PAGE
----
ANDERSON — Despite a downpour, members of the Trinity Episcopal Church congregation still showed up for an animal blessing on Sunday.
Bishop Bill Smalley led the blessing of five dogs and two cats.
This is the fifth year Smalley has performed an animal blessing. Previously, the church held the blessing service at Shadyside Park, where they got a plethora of animals including a horse one year.
Smalley said because the blessing turned into a more social gathering, they decided to move it to the church where they could serve refreshments.
The church in Anderson is not the only one to do animal blessings. Smalley said their sister churches in Muncie and Richmond also perform similar services honoring God's creation. Camp Chesterfield, the Spiritualist camp in Chesterfield, also had an animal blessing ceremony Sunday afternoon.
"We do these because of our need to honor creation," Smalley said.
Smalley read from a prayer of St. Francis of Assisi who was known for celebrating animals.
"We love the work Francis did," he said. "In addition to the blessing we do a celebration ceremony near Earth Day as well."
The day was highlighted by the pets brought in by members of the congregation. Dallas and Jan Foster brought in Lacey, their rescue dog who is a regular at the church.
"I bring her in all the time," said Jan Foster, who has been a member of the church for 40 years. "She's definitely a church dog."
Janet Knick and her husband, Bob, brought in their 8-year-old toy fox terrier, Kelsey, for the blessing.
"We feel like it is very important to have all animals blessed," Janet Knick said. "That's why we bring her in."
While there were no unusual animals at this year's service, Smalley said he has had his share of interesting pets brought in to receive a blessing. In addition to the horse, he's also blessed guinea pigs, hamsters and occasionally birds.
While there is no restriction on what kind of animals people can bring in, the church does ask that the animals be on a leash while inside the building in order to keep the peace. Some of the dogs, like Kelsey, don't like other canines, although she seemed perfectly happy on Janet Knick's lap.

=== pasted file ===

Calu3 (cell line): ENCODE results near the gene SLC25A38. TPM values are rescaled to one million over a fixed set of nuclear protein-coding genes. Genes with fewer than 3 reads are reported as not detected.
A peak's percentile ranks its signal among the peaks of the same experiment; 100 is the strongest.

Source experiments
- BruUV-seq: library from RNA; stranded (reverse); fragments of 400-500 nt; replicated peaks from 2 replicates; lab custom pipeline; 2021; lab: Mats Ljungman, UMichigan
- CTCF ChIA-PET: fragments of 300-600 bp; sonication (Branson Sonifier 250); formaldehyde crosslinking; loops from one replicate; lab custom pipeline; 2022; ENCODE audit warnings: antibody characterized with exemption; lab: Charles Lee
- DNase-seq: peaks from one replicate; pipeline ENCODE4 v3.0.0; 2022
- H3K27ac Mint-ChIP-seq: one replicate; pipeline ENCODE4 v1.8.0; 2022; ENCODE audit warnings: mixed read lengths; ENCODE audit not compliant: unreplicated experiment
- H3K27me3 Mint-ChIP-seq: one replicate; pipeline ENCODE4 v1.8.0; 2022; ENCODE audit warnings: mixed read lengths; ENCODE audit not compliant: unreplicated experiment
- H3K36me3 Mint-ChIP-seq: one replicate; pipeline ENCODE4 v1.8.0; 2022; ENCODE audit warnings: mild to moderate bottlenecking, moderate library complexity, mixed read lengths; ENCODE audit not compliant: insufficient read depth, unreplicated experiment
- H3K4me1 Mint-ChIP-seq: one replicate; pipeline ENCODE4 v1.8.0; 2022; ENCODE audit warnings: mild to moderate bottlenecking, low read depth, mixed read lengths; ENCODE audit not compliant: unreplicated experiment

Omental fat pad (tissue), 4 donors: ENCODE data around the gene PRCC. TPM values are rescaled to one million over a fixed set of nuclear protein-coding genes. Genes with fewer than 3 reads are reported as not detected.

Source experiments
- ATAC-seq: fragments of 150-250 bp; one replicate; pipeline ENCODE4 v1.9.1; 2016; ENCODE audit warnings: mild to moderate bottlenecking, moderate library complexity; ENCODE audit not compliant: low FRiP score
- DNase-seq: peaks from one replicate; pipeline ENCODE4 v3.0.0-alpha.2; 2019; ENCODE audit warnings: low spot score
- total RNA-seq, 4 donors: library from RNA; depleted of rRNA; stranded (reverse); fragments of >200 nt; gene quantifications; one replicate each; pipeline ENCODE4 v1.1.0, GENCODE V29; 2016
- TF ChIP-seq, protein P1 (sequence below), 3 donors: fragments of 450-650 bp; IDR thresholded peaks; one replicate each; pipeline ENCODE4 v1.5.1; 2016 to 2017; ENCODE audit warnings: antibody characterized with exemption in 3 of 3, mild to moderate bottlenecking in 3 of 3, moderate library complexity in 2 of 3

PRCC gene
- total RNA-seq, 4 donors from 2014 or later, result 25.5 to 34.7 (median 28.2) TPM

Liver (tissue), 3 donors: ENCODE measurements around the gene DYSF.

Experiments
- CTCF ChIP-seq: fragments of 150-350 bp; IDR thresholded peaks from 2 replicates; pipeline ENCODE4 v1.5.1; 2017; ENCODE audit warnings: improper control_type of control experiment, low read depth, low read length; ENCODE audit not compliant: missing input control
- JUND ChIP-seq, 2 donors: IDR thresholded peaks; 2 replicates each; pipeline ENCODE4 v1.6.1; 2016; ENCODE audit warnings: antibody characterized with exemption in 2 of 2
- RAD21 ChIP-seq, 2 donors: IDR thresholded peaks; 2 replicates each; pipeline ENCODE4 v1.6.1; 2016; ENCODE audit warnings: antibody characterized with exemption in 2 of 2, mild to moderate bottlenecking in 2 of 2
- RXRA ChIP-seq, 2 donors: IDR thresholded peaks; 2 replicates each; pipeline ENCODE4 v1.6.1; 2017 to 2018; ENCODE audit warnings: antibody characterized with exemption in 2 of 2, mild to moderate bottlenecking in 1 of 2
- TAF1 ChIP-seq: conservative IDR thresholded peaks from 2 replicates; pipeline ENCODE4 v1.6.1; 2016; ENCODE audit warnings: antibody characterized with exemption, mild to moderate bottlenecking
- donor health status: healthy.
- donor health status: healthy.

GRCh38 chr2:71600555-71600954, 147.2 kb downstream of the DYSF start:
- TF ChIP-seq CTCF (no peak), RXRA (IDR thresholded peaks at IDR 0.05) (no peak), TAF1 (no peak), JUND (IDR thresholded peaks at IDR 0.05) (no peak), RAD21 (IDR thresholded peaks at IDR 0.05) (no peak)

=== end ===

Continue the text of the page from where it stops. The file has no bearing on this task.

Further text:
"She loves people," she said as she laughed. "She just doesn't like other dogs."
Heather Caudill and daughter Keirsten brought their pet cat, Gabby, to be blessed. Gabby spent most of the service perched on Heather Caudill's shoulder like a pet parrot.
"She does that all the time," Heather Caudill said. "I'll be walking around the house and she'll just lay on my shoulder."
After a couple of songs and a reading from Genesis, Smalley went around to each of the animals individually and blessed them by placing his hand on them. He even blessed a cat via picture. A member of the congregation couldn't make it to the service but managed to get a picture of his cat to Smalley for the blessing.
All of the interactions went without a problem, but Smalley said he wasn't so lucky last year when a cat decided to chomp down on his hand.
"There were four of them in a baby stroller," Smalley said, "and I went to bless one of them and the cat laying next to him just bit my hand."
Bodily harm is all part of the risk, though, when someone is trying to bless a large amount of animals, Smalley said. He's never been asked to bless a snake; although, he said, as long as it was on a leash or caged, he would give it a shot.
Contact Zach Osowski at 640-4847 or email@example.com.